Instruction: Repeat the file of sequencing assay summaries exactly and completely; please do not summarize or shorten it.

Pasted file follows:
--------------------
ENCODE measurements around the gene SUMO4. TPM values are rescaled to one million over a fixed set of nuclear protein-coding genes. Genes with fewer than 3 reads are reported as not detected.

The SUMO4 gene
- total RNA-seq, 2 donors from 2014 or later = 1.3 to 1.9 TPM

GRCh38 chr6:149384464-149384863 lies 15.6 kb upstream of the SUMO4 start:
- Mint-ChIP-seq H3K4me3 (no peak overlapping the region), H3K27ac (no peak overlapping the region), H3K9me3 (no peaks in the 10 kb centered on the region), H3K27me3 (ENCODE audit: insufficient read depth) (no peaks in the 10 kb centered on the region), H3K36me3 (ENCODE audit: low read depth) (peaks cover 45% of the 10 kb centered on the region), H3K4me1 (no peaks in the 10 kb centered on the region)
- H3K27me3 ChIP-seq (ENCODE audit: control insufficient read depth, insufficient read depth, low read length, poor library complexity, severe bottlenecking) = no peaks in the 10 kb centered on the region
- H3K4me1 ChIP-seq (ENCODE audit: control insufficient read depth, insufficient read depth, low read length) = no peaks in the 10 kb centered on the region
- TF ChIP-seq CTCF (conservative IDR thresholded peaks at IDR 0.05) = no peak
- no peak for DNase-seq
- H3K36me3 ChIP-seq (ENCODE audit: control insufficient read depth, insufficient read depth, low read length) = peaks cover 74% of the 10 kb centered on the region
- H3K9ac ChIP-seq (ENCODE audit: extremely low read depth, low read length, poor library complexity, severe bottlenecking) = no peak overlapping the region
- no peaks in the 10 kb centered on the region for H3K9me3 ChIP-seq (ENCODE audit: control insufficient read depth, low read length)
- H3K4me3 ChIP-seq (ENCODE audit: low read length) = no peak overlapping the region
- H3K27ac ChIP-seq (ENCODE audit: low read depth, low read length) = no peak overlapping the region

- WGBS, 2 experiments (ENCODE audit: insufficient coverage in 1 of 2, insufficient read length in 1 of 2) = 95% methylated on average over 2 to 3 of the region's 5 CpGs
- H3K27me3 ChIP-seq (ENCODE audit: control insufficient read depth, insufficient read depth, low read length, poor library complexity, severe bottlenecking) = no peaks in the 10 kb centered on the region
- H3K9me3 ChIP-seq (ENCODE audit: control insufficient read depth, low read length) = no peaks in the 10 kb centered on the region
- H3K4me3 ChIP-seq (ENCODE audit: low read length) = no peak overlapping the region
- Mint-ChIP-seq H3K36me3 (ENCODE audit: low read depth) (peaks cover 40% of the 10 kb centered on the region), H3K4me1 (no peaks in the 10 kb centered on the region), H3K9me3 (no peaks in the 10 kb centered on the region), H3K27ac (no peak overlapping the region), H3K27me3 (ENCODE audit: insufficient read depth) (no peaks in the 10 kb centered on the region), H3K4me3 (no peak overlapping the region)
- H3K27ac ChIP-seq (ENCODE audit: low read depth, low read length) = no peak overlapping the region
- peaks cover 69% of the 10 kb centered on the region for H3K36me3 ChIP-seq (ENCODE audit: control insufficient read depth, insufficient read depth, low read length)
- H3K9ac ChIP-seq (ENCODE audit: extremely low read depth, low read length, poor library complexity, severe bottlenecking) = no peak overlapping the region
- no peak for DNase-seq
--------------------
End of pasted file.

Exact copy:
ENCODE measurements around the gene SUMO4. TPM values are rescaled to one million over a fixed set of nuclear protein-coding genes. Genes with fewer than 3 reads are reported as not detected.

The SUMO4 gene
- total RNA-seq, 2 donors from 2014 or later = 1.3 to 1.9 TPM

GRCh38 chr6:149384464-149384863 lies 15.6 kb upstream of the SUMO4 start:
- Mint-ChIP-seq H3K4me3 (no peak overlapping the region), H3K27ac (no peak overlapping the region), H3K9me3 (no peaks in the 10 kb centered on the region), H3K27me3 (ENCODE audit: insufficient read depth) (no peaks in the 10 kb centered on the region), H3K36me3 (ENCODE audit: low read depth) (peaks cover 45% of the 10 kb centered on the region), H3K4me1 (no peaks in the 10 kb centered on the region)
- H3K27me3 ChIP-seq (ENCODE audit: control insufficient read depth, insufficient read depth, low read length, poor library complexity, severe bottlenecking) = no peaks in the 10 kb centered on the region
- H3K4me1 ChIP-seq (ENCODE audit: control insufficient read depth, insufficient read depth, low read length) = no peaks in the 10 kb centered on the region
- TF ChIP-seq CTCF (conservative IDR thresholded peaks at IDR 0.05) = no peak
- no peak for DNase-seq
- H3K36me3 ChIP-seq (ENCODE audit: control insufficient read depth, insufficient read depth, low read length) = peaks cover 74% of the 10 kb centered on the region
- H3K9ac ChIP-seq (ENCODE audit: extremely low read depth, low read length, poor library complexity, severe bottlenecking) = no peak overlapping the region
- no peaks in the 10 kb centered on the region for H3K9me3 ChIP-seq (ENCODE audit: control insufficient read depth, low read length)
- H3K4me3 ChIP-seq (ENCODE audit: low read length) = no peak overlapping the region
- H3K27ac ChIP-seq (ENCODE audit: low read depth, low read length) = no peak overlapping the region

- WGBS, 2 experiments (ENCODE audit: insufficient coverage in 1 of 2, insufficient read length in 1 of 2) = 95% methylated on average over 2 to 3 of the region's 5 CpGs
- H3K27me3 ChIP-seq (ENCODE audit: control insufficient read depth, insufficient read depth, low read length, poor library complexity, severe bottlenecking) = no peaks in the 10 kb centered on the region
- H3K9me3 ChIP-seq (ENCODE audit: control insufficient read depth, low read length) = no peaks in the 10 kb centered on the region
- H3K4me3 ChIP-seq (ENCODE audit: low read length) = no peak overlapping the region
- Mint-ChIP-seq H3K36me3 (ENCODE audit: low read depth) (peaks cover 40% of the 10 kb centered on the region), H3K4me1 (no peaks in the 10 kb centered on the region), H3K9me3 (no peaks in the 10 kb centered on the region), H3K27ac (no peak overlapping the region), H3K27me3 (ENCODE audit: insufficient read depth) (no peaks in the 10 kb centered on the region), H3K4me3 (no peak overlapping the region)
- H3K27ac ChIP-seq (ENCODE audit: low read depth, low read length) = no peak overlapping the region
- peaks cover 69% of the 10 kb centered on the region for H3K36me3 ChIP-seq (ENCODE audit: control insufficient read depth, insufficient read depth, low read length)
- H3K9ac ChIP-seq (ENCODE audit: extremely low read depth, low read length, poor library complexity, severe bottlenecking) = no peak overlapping the region
- no peak for DNase-seq